They'd come by the house and say they were flying out to Los Angeles and did we want them to bring us anything. Then in a few days they'd stop by and tell stories about the appearance. With David Letterman, Johnny was upset because Letterman wouldn't let Johnny sit and talk like Letterman did with most guests. He'd overheard Letterman say, "That guy's spooky, I don't want to have to talk to him." Johnny was hurt and evidently word got back to Letterman because a few nights later, Letterman apologized on the air.

The Cash's were here because they had a music show in Branson and the show ran for almost 2 years. We went to see it several times, including when both of their kids, John Carter and Roseanne Cash were visiting. It was always a great show but the producers never put much money into promoting the show and the attendance was always low. Johnny once said to me that he could go to Japan or Australia and draw 100,000 people for a show, but in Branson he was lucky if he got a thousand.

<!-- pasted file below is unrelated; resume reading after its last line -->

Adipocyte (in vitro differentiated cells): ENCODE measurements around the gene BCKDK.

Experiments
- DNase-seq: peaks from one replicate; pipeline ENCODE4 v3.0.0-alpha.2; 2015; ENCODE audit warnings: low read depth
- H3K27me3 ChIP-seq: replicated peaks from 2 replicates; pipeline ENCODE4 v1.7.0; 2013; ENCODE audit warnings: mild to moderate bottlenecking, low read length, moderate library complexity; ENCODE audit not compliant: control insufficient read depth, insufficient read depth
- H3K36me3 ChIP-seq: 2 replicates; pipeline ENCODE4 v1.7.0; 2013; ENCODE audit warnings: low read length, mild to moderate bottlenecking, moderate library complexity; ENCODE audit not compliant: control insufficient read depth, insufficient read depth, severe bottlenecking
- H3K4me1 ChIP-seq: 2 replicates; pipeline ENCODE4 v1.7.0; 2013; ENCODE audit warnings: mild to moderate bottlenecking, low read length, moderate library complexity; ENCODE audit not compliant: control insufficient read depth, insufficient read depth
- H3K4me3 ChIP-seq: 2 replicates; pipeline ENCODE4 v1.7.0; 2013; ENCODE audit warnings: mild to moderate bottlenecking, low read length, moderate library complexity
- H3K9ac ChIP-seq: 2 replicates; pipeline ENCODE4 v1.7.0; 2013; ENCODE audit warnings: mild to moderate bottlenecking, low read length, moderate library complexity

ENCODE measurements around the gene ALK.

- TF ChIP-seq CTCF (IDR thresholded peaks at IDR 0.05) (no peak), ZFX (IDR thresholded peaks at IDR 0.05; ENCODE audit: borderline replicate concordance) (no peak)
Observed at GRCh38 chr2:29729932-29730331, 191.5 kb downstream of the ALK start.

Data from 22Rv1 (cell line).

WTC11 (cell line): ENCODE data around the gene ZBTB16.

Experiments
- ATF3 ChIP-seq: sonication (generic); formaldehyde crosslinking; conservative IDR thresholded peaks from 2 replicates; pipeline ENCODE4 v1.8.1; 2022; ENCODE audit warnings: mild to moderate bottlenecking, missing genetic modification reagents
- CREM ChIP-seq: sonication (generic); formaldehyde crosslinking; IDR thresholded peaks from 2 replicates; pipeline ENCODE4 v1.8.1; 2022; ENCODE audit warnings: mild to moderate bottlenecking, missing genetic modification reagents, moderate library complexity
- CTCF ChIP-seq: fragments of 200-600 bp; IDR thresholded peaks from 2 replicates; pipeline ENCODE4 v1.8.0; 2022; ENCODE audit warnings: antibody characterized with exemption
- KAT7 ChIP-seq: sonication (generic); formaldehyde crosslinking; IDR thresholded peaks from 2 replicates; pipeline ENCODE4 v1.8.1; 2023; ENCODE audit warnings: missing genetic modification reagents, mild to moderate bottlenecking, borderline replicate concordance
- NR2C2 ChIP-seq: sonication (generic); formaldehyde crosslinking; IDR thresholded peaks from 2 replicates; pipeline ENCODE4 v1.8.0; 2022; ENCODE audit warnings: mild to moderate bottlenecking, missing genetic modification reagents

One day Johnny stopped by and went in our herb shop at the edge of the garden. Usually he just looked around the garden and visited, but that day, he said he had a sore throat and wondered if I had anything for it. He was getting ready to leave for a months' tour of Australia. I looked around for something, anything I might have that would help. In my shop I sell my books, the products and dream pillows we make, Nail Fungus Soak, but little else in the way of medicinals. But that summer I'd been making raspberry vinegar and had made some with thyme. Thyme, as  you know from my last post, is an antiseptic and antifungal, raspberry vinegar is soothing to the mouth and throat. So I handed him 2 bottles of my raspberry vinegar. He paid me and left and I didn't see him and June again for over a month.